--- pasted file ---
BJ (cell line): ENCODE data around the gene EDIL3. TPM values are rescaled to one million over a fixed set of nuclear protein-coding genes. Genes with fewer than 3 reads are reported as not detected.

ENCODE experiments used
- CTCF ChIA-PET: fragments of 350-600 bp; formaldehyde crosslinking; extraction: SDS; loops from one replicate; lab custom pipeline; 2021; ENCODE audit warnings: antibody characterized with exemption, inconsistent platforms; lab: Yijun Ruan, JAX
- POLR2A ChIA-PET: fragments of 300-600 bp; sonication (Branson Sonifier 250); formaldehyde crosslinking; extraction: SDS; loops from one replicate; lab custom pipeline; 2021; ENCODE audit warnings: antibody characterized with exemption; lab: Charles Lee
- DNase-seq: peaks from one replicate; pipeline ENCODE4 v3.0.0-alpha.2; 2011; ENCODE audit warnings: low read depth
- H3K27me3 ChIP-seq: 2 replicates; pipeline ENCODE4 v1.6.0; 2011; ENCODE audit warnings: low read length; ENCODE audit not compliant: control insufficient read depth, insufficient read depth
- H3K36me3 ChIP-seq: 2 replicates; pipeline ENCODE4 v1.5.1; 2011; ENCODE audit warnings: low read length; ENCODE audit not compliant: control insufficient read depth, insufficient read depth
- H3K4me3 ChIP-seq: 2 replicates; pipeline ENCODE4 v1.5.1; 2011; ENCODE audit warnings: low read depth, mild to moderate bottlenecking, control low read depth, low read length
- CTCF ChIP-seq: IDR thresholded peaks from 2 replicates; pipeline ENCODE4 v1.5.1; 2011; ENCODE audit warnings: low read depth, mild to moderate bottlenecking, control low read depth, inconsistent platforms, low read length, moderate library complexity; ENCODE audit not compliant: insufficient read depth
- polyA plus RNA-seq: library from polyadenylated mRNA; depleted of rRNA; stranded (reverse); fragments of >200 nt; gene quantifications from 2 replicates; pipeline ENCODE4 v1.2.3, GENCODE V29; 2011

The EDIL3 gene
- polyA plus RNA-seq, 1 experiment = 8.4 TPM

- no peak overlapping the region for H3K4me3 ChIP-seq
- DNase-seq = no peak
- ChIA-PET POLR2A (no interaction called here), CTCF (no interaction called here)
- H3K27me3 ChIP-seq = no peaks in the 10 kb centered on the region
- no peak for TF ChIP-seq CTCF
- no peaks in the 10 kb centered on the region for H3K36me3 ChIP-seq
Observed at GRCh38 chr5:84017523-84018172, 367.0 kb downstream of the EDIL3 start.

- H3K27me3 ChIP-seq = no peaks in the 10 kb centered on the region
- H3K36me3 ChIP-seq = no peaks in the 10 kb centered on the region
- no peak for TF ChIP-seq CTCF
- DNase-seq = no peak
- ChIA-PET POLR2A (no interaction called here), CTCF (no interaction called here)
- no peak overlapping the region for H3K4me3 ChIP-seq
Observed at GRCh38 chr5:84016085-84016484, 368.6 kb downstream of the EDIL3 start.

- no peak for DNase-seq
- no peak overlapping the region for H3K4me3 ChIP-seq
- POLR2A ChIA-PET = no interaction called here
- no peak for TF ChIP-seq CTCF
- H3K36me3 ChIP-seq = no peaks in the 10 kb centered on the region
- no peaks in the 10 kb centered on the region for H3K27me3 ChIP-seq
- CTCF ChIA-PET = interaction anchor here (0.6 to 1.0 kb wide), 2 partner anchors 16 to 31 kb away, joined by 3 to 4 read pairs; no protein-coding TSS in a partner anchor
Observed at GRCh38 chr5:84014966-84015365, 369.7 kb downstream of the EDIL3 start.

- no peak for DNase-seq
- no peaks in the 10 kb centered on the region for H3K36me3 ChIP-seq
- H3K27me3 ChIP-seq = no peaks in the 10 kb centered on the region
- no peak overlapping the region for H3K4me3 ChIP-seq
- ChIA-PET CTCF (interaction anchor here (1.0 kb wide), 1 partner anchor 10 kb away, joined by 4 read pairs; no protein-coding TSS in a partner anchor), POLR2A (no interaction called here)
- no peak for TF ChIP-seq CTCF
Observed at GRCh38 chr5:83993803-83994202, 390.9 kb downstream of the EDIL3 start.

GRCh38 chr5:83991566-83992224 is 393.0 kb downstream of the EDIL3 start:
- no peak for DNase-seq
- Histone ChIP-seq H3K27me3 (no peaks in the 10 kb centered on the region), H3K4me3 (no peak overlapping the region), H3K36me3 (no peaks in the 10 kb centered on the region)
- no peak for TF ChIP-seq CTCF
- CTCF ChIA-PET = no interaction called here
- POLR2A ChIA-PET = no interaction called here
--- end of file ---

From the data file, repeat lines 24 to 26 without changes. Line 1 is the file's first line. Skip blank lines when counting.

- ChIA-PET POLR2A (no interaction called here), CTCF (no interaction called here)
- no peak overlapping the region for H3K4me3 ChIP-seq
Observed at GRCh38 chr5:84016085-84016484, 368.6 kb downstream of the EDIL3 start.